Community Economy

In 2011, Angelique Johnson was an electrical engineering Ph.D student in Michigan when she decided to start her company, MEMstim, which manufactures cochlear implants for people with hearing loss.

At first, Johnson was torn between starting her own business and working for a large company where she could earn a six-figure salary. Applying for funding — and receiving it –pushed her into entrepreneurship. She eventually received grants from the Commonwealth as well as from the National Institutes of Health, including one for $1.4 million.

As part of of our weekly series From the Ground Up, a conversation with entrepreneurs, changemakers and other innovators in the city, I spoke with Johnson at her office in the Louisville Glassworks building on Market. Listen to our conversation in the player above.

On deciding to start a business:

“I think as entrepreneurs and business owners, people aren’t as honest about this. Every day you wake up, you feel like you’re jumping off a cliff. There’s no easing down, there’s no ropes, there’s no ‘I can get enough training and this won’t feel like I’m having a heart attack when I make my next business move.’ Every day that you make a big decision it feels like that. I think a lot of people are scared off from starting their own business because they feel like they’re not ready for it. And I just want people to know that you’re never ready for it. You just dive off the cliff and hopefully somewhere between the ground and the top of the cliff you sprout wings and you fly.”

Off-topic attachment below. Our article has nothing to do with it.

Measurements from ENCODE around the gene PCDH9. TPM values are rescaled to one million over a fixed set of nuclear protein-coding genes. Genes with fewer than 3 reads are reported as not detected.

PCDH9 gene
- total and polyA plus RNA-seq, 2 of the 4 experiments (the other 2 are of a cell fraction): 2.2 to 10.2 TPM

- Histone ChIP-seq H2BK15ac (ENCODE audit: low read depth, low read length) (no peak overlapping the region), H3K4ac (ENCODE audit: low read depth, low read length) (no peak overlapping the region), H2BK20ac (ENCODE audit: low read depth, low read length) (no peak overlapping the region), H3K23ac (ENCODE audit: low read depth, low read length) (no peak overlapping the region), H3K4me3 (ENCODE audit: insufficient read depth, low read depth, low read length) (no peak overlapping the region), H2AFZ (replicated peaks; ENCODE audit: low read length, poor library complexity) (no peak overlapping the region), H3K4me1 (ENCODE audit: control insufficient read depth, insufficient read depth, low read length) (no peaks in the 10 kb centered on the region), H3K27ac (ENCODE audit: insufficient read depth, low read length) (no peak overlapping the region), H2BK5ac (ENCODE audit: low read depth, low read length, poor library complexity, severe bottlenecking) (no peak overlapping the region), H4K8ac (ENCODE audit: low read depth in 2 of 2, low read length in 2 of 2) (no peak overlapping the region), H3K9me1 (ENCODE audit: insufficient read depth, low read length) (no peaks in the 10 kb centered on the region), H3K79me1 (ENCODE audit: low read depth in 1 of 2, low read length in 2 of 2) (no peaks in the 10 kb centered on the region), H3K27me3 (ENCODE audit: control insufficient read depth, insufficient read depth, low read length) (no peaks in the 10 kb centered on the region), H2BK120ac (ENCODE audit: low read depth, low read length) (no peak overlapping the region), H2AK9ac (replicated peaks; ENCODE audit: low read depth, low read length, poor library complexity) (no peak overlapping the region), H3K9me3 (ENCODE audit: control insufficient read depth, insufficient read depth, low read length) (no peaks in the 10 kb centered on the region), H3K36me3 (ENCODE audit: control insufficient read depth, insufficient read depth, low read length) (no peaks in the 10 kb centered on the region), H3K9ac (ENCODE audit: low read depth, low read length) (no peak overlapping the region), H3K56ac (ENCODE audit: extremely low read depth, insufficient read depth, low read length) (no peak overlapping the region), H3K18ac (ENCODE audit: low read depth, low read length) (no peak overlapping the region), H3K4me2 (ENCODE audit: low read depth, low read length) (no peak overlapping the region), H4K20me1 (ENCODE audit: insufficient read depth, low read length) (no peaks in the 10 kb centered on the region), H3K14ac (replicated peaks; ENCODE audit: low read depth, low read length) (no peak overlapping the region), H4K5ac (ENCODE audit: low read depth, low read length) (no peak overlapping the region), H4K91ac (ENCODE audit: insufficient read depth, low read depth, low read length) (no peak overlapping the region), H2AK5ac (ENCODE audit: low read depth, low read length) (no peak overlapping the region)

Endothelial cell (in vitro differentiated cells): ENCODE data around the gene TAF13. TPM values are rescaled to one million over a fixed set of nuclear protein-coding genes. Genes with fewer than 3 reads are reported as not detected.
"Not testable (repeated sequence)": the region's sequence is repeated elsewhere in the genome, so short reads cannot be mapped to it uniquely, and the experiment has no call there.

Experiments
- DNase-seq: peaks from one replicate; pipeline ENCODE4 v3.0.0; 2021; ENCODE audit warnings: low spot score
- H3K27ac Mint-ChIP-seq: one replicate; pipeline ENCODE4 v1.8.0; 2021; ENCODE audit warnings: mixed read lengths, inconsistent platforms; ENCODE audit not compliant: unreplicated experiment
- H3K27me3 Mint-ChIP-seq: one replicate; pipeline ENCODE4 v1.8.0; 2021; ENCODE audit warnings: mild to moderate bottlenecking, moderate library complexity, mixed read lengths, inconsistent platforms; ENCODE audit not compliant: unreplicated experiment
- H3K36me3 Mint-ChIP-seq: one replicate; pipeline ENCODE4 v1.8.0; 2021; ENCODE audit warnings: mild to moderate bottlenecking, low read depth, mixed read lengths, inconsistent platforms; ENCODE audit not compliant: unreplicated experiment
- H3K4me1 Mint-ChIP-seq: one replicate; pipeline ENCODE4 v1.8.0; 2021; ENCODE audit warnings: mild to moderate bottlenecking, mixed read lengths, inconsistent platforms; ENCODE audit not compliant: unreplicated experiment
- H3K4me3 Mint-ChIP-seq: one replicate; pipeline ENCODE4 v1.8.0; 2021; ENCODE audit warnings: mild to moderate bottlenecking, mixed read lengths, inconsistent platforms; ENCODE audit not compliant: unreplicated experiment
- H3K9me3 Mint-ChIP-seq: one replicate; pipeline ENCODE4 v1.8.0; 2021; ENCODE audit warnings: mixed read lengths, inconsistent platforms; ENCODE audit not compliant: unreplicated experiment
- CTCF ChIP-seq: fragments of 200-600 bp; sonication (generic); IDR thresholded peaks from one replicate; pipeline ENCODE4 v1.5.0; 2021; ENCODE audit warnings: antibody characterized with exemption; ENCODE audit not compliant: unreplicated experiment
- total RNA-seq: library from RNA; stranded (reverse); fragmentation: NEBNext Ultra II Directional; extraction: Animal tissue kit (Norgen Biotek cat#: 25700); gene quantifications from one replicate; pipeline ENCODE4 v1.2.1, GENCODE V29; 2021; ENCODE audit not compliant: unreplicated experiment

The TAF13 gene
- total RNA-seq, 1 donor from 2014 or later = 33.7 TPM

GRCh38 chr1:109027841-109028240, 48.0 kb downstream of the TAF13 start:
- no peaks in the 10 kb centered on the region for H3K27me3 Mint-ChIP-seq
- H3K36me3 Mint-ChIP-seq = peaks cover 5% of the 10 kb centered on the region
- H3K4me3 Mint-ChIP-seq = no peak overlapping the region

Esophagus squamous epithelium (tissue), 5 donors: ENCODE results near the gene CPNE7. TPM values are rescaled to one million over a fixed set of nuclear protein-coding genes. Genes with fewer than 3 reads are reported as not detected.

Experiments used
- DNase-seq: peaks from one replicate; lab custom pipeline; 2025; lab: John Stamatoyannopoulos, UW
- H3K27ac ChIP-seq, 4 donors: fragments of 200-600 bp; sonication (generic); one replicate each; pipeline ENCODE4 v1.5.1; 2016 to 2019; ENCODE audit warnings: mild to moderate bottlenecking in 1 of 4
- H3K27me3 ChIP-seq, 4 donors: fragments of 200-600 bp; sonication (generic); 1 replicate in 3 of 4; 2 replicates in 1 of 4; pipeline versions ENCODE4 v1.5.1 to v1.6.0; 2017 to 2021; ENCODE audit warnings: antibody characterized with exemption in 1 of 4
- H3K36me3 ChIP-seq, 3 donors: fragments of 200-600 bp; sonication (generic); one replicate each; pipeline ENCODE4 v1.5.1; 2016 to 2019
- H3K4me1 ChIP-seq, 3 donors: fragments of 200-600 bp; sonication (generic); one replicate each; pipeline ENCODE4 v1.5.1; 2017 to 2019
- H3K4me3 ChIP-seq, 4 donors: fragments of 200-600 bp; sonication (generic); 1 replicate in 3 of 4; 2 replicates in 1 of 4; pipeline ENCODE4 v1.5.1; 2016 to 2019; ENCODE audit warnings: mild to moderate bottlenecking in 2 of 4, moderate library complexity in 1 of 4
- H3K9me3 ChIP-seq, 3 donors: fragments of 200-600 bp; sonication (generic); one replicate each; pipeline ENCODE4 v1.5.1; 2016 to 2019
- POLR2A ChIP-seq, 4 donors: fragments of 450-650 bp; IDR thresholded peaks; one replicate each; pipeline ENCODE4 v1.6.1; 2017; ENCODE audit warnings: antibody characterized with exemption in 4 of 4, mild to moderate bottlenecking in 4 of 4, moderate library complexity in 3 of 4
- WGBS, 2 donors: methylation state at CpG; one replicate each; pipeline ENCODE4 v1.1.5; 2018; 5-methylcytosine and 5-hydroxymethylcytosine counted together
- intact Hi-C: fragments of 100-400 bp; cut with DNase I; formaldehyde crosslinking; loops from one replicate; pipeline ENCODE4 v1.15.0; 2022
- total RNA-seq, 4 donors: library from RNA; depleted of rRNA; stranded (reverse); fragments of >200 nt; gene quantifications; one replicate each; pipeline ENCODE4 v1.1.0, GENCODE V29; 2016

Why she doesn’t like the word ‘entrepreneur’:

“I call myself an ‘accidental entrepreneur’ and I actually don’t even like that term. I feel so bad but I hate the word entrepreneur. I just want to make something that helps somebody. And the only way to do that is to commercialize the technology. And by default that makes me an entrepreneur.”

On why Louisville is a great place for her business:

“The one thing I truly believe about Louisville is that it truly is a city of possibilities. The greatest benefit to being in Louisville versus another city is you have a little bit more flexibility. You get a lot of closed doors in your face. There’s a lot of things you can’t do. It is bureaucratic and rigid just like most other cities. But Louisville has this undercurrent of if you can dream it and if you can come up with a very logical reason why it should work and you can show and you can prove that out, then there’s possibilities to test out things that I otherwise wouldn’t. So, I have more flexibility in my company here.”

Roxanne Scott covers the economy for WFPL News.